Government optimistic over Chevron deal

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The government is optimistic about a positive conclusion in its lengthy negotiations with Chevron in commercialising untapped Aphrodite natural gas.

There has been speculation that negotiations with Chevron were headed for disaster as they have reached an impasse.

But government spokesman Konstantinos Letymbiotis said that Chevron’s presence in the Cypriot EEZ was “a strong vote of confidence”.

“Negotiations continue, and we are optimistic that there will be a conclusion”, he added.

He called for patience until the negotiations were completed, noting that agreements have been signed and there can be no more official statements until November 5, which is the deadline.

Asked if Nicosia could accept the plan submitted by Chevron, the spokesman reiterated that negotiations were ongoing and there could be no statements.

The Chevron-led consortium proposed connecting the Aphrodite gas field via a subsea pipeline and existing infrastructure to Egypt, where the gas can be sold in the domestic market or liquefied and shipped to Europe, which has largely been cut off from Russian supplies.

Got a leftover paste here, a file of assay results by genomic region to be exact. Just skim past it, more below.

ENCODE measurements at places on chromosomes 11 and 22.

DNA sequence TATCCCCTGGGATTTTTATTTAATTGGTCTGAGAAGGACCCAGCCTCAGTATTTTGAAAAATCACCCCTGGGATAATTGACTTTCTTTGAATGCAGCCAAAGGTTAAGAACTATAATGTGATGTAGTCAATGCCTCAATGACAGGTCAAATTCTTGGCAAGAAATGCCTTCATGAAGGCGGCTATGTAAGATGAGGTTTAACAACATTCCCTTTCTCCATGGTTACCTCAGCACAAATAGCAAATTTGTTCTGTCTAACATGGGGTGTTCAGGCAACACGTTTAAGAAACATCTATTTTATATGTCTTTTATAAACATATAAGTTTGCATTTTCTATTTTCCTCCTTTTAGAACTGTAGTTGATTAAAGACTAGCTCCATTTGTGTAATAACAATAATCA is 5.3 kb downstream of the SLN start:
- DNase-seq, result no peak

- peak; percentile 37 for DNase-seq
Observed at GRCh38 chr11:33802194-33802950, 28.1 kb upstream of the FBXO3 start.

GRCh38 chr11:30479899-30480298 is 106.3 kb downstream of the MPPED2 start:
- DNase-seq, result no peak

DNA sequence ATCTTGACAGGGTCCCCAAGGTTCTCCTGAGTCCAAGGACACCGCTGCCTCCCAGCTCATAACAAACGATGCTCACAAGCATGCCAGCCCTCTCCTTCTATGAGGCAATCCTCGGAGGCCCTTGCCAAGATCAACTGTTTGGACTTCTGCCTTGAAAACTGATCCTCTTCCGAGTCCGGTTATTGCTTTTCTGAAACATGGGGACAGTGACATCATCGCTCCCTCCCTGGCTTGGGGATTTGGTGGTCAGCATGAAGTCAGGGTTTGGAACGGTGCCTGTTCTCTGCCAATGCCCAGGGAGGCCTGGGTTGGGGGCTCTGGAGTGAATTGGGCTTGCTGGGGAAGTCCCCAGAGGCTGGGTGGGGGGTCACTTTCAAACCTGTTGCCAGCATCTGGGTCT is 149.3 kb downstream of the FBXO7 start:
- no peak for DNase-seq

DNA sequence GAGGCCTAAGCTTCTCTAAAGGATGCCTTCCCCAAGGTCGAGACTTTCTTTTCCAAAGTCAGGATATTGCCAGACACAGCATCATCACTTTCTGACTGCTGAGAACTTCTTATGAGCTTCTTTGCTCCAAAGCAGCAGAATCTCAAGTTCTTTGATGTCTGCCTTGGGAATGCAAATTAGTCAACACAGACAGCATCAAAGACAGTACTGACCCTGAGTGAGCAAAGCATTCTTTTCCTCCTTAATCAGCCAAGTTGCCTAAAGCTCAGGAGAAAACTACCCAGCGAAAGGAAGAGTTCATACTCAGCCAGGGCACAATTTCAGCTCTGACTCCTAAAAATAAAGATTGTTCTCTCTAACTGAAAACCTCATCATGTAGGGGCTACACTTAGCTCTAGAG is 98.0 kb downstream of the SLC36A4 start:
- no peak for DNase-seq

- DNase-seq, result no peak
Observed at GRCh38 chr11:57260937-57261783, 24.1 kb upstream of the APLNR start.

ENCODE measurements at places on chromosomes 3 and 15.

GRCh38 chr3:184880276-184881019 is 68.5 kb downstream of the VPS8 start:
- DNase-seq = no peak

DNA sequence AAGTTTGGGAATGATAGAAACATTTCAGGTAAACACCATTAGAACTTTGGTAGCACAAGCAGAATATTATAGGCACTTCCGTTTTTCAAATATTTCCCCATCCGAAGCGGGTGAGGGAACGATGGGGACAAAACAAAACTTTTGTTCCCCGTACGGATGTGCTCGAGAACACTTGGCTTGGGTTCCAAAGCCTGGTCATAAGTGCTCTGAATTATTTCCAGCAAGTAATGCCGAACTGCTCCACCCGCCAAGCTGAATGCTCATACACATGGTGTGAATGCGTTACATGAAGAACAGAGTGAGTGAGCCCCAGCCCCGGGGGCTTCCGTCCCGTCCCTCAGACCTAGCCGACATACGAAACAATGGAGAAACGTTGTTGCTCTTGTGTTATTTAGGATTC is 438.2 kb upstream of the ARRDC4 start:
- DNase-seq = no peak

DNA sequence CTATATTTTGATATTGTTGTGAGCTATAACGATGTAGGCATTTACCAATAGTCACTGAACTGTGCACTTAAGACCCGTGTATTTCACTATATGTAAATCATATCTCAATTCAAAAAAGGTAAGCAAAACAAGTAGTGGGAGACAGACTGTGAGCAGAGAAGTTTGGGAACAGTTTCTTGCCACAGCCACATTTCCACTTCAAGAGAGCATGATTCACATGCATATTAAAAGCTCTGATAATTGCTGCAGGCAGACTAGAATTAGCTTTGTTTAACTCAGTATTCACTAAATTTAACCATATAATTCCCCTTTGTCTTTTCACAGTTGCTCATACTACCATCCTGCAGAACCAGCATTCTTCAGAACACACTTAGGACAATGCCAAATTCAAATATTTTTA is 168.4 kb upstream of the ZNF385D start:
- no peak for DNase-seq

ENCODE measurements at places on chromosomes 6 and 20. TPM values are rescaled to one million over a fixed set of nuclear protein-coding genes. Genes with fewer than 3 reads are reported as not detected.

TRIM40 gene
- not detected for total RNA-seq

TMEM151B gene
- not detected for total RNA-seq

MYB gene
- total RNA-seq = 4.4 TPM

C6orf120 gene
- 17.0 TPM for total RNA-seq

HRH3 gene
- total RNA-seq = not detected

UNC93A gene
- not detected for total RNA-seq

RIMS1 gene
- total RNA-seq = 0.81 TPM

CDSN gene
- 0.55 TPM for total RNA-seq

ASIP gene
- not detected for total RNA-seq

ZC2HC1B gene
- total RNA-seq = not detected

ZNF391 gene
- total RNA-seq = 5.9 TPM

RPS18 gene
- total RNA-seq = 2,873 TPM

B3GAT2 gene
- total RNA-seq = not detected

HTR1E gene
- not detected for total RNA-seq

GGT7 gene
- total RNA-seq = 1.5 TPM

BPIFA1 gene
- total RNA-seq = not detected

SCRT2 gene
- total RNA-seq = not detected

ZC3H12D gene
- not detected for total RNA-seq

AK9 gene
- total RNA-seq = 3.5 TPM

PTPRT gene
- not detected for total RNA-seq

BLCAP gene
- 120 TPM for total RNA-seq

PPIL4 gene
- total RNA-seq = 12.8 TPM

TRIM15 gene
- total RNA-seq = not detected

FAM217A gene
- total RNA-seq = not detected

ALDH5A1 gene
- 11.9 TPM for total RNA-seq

Energy Minister George Papanastasiou confirmed the government had rejected the latest plan, which omitted a previous proposal to build a floating gas processing plant at the field 160 kilometres southeast of Cyprus.

He said the consortium should honour what was mutually agreed by the parties in 2019.

The parties have engaged in a new round of talks until next month.

The United States is backing Chevron’s plans, which it believes will help to get gas to the market faster and with a lower carbon footprint as it does not involve building large infrastructure, according to Reuters.

Aphrodite, discovered over a decade ago, holds an estimated 124 billion cubic metres of gas. Chevron is a partner in the field with NewMed and Shell.

Its development would give a vital boost to the Eastern Mediterranean gas basin, which has attracted huge investment in recent years, particularly in the wake of Russia’s invasion of Ukraine as Europe sought to replace Russian fossil fuel.

According to two industry sources, Nicosia objected to Chevron’s plans to drill three production wells rather than five and avoid the construction of a floating production unit above the field.